Nature has more to offer than perfection, particularly on this path. My guess is that you will find the trees you currently think of as wrongly placed will be your best teachers on the path. Every time you find one in your way it will likely reflect some barrier internally in your process, something you wish was simply not there, or a creative spark like the grit that becomes the seed of a pearl.

As I say that's my personal take on it, you will do what's right for you if you follow that gut instinct rather than a book or picture of 'oughts'. Your sense of regret to come suggests the approach I offered. Felling trees is a one time choice that can always be made but never changed after.

You might also look up the type of trees they are and the traditional meaning ascribed to them. That might also give you a sense that of why they are coming to attention in this way.
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DaRC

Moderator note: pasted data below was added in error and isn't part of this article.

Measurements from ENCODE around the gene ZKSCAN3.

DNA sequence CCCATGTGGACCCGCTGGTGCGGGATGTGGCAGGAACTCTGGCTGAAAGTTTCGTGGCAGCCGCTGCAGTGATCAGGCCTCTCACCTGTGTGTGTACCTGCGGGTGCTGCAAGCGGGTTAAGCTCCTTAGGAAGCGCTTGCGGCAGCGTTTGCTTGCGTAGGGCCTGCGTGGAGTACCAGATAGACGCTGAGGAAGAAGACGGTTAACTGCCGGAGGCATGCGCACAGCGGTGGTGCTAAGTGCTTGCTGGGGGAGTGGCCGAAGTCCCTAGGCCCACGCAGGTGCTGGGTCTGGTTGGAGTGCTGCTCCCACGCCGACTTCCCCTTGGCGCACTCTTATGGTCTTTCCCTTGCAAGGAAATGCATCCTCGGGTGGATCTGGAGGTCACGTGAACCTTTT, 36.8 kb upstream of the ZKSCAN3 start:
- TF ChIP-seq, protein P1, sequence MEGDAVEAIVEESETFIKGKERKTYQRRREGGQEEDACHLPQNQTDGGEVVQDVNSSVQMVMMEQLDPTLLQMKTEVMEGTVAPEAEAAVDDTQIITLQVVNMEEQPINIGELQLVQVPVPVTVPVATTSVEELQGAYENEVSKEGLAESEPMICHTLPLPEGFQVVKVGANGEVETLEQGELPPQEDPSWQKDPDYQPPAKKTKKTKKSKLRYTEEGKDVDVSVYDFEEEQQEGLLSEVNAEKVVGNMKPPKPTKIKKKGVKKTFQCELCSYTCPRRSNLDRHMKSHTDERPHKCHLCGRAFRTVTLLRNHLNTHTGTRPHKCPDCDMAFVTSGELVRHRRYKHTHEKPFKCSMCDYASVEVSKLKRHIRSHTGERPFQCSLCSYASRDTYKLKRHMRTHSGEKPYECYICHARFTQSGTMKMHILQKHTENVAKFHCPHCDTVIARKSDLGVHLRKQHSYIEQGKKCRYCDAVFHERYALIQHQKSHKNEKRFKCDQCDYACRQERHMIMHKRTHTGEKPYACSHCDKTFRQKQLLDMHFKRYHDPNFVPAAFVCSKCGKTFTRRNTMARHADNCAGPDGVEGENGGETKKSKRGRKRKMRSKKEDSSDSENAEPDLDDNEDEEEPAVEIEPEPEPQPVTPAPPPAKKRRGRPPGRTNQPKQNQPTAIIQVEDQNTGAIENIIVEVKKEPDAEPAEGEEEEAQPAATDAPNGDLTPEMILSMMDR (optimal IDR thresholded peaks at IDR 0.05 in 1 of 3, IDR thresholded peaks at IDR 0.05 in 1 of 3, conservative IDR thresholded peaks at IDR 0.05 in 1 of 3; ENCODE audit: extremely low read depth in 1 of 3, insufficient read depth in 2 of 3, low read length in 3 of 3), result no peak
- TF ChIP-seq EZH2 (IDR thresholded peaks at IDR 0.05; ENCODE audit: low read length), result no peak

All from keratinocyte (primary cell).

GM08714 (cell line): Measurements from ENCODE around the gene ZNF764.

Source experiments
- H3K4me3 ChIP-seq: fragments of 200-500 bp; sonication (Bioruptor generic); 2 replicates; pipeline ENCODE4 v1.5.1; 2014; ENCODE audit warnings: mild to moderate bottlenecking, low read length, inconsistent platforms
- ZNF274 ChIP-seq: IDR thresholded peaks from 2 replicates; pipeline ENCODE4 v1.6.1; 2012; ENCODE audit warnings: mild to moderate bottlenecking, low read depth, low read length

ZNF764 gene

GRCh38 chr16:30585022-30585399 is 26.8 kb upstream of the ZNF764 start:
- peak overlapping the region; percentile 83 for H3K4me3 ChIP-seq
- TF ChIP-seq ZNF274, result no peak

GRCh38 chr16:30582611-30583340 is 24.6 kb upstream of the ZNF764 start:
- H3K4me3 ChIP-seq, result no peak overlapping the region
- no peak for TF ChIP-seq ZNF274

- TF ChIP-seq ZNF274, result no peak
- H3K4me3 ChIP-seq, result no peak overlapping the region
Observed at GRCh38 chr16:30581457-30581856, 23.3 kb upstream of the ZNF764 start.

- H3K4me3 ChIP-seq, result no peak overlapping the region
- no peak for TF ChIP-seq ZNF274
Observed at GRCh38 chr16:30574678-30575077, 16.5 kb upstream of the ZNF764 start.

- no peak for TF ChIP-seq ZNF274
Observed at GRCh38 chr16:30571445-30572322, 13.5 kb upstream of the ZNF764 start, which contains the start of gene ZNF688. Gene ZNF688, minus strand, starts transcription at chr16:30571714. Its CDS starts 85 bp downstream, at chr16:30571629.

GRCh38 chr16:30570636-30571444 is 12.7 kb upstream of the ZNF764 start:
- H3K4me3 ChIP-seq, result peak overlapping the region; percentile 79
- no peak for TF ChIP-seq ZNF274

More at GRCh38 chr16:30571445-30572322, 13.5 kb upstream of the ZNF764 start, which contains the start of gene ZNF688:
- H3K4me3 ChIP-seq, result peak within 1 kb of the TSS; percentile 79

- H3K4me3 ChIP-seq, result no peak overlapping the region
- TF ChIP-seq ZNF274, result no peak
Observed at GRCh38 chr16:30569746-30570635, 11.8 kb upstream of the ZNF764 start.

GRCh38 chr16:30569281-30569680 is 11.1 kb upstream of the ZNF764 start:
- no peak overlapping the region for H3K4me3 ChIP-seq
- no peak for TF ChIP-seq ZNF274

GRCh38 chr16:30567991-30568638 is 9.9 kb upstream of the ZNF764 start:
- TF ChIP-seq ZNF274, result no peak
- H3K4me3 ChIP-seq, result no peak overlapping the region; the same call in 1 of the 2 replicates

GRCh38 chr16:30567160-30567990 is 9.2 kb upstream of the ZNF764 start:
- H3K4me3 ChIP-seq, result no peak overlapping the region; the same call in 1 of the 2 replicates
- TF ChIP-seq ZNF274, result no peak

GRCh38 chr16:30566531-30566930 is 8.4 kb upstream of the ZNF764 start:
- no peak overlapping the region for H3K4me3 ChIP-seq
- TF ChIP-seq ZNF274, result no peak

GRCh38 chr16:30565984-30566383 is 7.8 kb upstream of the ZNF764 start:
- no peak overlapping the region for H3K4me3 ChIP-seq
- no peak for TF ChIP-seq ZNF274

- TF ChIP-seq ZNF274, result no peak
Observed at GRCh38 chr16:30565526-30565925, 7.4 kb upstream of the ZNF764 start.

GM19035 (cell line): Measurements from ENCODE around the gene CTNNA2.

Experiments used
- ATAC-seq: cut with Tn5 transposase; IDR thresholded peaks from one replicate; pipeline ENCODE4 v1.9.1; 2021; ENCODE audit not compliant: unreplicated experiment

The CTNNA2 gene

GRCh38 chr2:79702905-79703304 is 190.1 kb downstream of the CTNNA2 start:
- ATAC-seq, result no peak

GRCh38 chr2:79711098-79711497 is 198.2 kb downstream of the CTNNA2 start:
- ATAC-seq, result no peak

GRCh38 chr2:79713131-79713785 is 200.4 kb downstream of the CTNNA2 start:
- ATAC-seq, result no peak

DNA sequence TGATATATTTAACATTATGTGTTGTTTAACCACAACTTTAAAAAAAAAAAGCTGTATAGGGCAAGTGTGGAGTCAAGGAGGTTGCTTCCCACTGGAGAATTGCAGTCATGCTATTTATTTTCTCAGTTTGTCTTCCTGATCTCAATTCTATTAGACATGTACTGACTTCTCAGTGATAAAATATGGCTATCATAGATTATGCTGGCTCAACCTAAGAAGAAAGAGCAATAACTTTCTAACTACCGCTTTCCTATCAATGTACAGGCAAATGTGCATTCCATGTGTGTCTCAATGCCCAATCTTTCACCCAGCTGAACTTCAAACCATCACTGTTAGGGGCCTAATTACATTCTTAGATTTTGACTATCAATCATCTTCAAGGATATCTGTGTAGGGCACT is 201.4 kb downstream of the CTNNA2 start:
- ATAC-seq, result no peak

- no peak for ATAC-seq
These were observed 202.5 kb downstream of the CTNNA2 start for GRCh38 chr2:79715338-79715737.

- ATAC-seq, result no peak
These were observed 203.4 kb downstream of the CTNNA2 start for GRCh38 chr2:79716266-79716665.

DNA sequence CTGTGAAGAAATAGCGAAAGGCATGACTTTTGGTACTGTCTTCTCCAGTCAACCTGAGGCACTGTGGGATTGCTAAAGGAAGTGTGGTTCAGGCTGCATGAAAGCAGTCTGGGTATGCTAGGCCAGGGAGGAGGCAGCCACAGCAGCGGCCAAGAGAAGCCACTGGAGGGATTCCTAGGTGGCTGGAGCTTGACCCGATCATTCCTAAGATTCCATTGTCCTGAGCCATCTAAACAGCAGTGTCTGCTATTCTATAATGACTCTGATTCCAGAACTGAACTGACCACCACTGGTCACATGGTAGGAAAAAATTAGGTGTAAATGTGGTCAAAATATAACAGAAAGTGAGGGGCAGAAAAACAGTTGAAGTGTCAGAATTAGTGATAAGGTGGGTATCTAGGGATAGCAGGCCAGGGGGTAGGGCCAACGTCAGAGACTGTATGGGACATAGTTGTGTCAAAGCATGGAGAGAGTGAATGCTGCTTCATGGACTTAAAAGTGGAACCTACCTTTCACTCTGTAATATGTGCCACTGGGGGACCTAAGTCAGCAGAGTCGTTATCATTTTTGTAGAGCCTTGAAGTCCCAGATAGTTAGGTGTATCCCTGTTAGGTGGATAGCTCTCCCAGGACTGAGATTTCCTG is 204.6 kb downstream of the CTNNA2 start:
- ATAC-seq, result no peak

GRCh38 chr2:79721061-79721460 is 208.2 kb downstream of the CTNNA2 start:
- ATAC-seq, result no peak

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Re: Sacred space on my farm

Postby DaRC » 02 Feb 2015, 14:35

Well I suppose it depends upon what you mean by remove!
I would look at the health of these saplings individually and work out which can be moved to another spot and which can be removed permanently. Damaged, weak or diseased saplings should be removed for the health of the other trees.
If you are going to cut some down, think about what you will do with the wood? Is there use for it elsewhere on this or another project?
If they are young trees near an old tree that my be naturally felled soon it maybe better to leave them where they are or, if the right type of trees they could be pruned to woven together to create living architecture.
try working with the space just as it is

agreed, don't rush in. Understand the space and the flora and fauna with it.
Most dear is fire to the sons of men,
most sweet the sight of the sun;
good is health if one can but keep it,
and to live a life without shame. (Havamal 68)
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tinywv
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Re: Sacred space on my farm

Postby tinywv » 02 Feb 2015, 22:08